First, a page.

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The food industry is one of the last to rely so heavily on minimum-wage workers who are required to make dozens or hundreds of operational “micro-decisions” every day, in critical areas like purchasing and preparation.

What The Bear can teach us about fixing the talent side of foodservice

How one data provider is modeling a better way to work, starting with its own team.

We founded Galley Solutions with the audacious goal of aligning food supply with demand to reduce scarcity and make healthy food more accessible.

This lofty ambition made perfect sense; our company’s software helps food businesses organize their food data to make the most of ingredients and run more efficient operations.

Recently we realized that we needed to recalibrate our mission, and I asked our leadership team to each come up with a new “why” statement to help us focus on a mission that would really make a difference.

Out of the seven of us, our CTO Fergie was the outlier, and the “why” he came up with shocked us: create more knowledge workers in the food industry.

This immediately resonated with the team — especially at a time when the FX Series The Bear is shining a bright and very accurate light on the chaotic world of running a restaurant, with the unrelenting intensity that exhausts and infuriates staff at all levels.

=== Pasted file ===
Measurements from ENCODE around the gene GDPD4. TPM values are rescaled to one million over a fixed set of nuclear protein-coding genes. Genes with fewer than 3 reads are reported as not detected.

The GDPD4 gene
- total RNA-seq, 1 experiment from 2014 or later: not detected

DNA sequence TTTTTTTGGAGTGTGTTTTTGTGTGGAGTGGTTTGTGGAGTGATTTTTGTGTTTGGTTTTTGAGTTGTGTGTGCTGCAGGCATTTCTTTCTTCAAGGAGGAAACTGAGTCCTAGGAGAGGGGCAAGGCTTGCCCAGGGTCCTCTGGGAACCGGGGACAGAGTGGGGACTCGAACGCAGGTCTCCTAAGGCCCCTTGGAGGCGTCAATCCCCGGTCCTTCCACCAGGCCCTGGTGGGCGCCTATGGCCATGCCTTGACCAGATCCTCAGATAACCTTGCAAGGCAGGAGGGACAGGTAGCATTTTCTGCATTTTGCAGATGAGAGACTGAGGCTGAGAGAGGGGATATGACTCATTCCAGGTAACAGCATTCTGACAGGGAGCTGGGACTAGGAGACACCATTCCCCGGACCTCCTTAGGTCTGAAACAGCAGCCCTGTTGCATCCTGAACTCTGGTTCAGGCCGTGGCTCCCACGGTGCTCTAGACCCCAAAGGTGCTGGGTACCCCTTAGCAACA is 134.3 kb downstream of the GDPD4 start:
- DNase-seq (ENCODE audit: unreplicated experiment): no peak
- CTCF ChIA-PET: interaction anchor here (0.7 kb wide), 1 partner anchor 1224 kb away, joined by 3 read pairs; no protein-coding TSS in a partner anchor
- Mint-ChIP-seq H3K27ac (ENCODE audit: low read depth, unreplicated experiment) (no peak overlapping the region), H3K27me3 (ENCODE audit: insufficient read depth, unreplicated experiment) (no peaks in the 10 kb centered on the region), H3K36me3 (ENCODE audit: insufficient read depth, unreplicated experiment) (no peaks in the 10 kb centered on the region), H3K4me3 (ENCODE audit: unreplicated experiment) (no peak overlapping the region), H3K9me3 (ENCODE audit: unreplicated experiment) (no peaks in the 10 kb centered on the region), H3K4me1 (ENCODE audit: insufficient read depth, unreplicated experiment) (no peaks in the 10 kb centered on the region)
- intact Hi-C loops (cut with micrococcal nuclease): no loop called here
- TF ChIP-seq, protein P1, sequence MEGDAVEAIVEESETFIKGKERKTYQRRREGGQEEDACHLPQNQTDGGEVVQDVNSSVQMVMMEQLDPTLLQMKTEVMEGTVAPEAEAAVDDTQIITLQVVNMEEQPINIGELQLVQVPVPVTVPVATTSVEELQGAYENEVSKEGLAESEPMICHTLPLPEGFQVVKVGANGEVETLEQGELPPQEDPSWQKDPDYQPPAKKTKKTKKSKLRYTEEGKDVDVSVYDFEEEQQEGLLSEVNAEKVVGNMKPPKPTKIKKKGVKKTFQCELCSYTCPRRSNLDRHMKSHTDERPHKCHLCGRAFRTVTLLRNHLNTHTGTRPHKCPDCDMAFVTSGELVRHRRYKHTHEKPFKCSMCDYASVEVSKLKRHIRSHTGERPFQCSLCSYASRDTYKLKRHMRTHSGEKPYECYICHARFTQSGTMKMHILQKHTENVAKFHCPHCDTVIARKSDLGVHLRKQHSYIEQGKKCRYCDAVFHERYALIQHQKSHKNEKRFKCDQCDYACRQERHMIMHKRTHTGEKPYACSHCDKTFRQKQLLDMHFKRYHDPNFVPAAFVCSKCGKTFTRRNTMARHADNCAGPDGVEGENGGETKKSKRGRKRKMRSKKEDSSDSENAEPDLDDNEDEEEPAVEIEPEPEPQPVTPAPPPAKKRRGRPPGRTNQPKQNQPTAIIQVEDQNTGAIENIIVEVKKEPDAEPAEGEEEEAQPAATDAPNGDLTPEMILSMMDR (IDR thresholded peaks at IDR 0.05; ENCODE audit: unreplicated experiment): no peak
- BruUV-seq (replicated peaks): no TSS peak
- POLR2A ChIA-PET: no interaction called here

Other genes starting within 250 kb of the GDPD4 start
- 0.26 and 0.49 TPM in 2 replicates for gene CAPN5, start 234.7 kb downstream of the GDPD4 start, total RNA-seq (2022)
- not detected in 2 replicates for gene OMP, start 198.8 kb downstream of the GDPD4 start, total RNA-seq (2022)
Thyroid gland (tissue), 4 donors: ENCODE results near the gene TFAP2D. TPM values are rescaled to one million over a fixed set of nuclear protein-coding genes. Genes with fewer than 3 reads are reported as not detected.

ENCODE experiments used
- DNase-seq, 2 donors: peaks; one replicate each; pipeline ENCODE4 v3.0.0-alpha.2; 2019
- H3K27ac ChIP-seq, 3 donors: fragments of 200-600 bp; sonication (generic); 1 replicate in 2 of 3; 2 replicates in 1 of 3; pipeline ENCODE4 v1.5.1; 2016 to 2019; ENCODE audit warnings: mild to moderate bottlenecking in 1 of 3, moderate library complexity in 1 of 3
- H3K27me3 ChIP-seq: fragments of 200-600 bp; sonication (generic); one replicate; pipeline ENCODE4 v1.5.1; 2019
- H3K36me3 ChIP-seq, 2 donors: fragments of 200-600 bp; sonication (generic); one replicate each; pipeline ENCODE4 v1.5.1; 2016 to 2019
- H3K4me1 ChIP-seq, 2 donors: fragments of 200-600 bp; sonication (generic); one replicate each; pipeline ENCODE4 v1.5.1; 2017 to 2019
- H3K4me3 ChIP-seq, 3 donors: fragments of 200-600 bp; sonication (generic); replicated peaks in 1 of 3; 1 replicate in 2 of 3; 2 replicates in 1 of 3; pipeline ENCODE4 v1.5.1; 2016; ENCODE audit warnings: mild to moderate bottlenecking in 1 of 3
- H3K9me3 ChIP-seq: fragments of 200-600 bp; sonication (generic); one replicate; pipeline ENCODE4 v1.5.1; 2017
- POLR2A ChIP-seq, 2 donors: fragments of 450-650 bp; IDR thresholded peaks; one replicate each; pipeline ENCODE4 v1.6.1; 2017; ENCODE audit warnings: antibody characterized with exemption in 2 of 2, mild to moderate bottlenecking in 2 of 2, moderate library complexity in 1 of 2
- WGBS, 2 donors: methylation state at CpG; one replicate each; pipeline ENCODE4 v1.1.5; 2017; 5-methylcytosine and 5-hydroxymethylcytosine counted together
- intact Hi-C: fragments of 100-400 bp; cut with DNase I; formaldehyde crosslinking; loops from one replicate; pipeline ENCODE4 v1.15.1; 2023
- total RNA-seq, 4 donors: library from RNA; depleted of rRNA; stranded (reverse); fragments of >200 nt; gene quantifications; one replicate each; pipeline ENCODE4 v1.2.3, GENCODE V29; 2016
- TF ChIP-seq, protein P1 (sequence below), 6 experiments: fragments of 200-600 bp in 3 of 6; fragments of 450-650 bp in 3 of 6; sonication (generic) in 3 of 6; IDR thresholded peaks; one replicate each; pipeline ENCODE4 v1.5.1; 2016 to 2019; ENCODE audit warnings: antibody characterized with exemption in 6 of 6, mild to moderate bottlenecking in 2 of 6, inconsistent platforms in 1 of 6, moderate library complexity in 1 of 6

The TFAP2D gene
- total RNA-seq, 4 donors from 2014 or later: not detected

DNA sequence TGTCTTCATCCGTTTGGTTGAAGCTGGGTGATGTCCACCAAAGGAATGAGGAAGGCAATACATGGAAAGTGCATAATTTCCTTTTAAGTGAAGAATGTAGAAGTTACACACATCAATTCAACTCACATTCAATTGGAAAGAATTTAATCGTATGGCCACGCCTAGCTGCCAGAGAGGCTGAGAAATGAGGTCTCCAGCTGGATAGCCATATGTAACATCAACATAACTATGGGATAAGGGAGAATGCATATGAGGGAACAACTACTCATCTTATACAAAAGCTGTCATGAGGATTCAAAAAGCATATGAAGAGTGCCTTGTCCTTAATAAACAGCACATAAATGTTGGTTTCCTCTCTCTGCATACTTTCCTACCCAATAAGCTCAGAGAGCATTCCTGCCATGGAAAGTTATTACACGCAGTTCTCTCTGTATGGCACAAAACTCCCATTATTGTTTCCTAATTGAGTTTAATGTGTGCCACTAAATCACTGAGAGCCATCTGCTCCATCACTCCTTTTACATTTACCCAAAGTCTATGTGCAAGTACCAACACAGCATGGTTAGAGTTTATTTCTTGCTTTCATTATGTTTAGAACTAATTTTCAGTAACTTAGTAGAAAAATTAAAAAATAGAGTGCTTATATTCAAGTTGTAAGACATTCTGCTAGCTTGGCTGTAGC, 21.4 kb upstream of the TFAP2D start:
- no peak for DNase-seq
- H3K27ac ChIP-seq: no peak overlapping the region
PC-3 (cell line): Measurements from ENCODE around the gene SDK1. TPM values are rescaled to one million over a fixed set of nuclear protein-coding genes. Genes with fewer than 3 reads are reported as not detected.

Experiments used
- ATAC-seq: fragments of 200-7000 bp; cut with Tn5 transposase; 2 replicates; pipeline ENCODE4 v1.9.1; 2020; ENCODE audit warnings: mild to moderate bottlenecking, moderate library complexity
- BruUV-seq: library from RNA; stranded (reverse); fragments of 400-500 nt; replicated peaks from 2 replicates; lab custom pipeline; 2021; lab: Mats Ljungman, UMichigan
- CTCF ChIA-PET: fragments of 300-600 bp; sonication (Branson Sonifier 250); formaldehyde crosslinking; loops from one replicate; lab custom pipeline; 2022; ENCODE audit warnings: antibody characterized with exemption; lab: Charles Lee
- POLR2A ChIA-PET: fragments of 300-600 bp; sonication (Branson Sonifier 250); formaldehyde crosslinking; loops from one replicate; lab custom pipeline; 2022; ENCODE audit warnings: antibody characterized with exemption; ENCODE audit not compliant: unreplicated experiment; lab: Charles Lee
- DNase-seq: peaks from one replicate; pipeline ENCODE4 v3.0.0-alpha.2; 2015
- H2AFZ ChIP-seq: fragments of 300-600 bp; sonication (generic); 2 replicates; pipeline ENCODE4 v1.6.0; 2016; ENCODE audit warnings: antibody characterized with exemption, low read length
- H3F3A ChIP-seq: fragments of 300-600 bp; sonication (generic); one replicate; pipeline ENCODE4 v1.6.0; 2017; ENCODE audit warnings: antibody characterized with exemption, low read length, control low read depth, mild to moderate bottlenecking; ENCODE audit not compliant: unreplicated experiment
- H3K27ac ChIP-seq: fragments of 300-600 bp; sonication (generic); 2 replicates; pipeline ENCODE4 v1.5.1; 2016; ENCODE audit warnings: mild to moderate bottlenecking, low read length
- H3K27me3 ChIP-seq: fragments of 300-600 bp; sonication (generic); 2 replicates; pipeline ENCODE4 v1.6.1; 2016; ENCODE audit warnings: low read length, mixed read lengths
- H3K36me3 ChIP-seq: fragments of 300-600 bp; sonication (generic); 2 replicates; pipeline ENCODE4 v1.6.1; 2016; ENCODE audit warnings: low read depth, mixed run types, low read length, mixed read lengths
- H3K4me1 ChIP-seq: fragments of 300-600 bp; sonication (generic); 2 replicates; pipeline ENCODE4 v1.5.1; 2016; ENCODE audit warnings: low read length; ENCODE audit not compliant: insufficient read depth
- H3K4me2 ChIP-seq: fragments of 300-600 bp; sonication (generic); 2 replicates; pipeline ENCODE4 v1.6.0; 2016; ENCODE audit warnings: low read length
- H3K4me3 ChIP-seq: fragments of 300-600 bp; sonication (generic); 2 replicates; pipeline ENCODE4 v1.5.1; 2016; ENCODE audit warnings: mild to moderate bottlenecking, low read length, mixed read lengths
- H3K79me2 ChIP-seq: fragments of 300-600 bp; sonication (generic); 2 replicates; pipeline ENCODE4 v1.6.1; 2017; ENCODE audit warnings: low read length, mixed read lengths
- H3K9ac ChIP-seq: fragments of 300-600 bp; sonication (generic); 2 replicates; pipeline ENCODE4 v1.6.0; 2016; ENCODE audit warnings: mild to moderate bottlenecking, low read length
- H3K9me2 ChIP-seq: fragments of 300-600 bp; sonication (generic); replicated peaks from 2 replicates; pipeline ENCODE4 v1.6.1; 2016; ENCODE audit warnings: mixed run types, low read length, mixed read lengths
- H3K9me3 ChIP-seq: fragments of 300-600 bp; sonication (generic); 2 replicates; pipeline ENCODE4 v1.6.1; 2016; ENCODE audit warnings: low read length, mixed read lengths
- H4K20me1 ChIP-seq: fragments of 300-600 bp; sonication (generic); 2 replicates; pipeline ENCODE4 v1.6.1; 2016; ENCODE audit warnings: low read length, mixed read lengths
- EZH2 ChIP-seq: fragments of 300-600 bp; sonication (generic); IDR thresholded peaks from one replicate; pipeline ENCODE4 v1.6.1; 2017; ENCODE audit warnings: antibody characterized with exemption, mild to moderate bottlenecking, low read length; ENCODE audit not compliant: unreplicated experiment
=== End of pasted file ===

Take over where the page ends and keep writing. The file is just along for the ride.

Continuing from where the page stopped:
The food industry is one of the last to rely so heavily on minimum-wage workers who are required to make dozens or hundreds of operational “micro-decisions” every day, in critical areas like purchasing and preparation.

Despite having the skills and intelligence to excel and grow, these workers struggle to thrive because they’re trapped in operational inefficiency, without access to the vital information required to do their jobs well.

This creates a downward trend that begins with poor pay and working conditions and gathers momentum as employees — lacking information and analytical tools — perform far below their potential. The result is poor quality, low margins, and reduced profits. The business then can’t afford to pay anything other than minimum wage and the negative flywheel accelerates.

The system is broken, and unless something changes in how we empower teams to be more productive and have more impactful work, it won’t change.

But if we use technology to make things better for food industry workers, we can slow this negative flywheel. Better systems lead to less confusion and chaos for staff, a better working environment, and ultimately more fulfilling work.

By improving employee satisfaction, cleaning up inefficiencies to enable better work, and upskilling the industry, we will see higher retention, more skilled workers, and — consequently — higher wages. All leading to more healthy and profitable businesses.

In short, Galley is working to help reverse the chaotic, exhausting churn in human capital that is so typical of kitchens like the one in The Bear.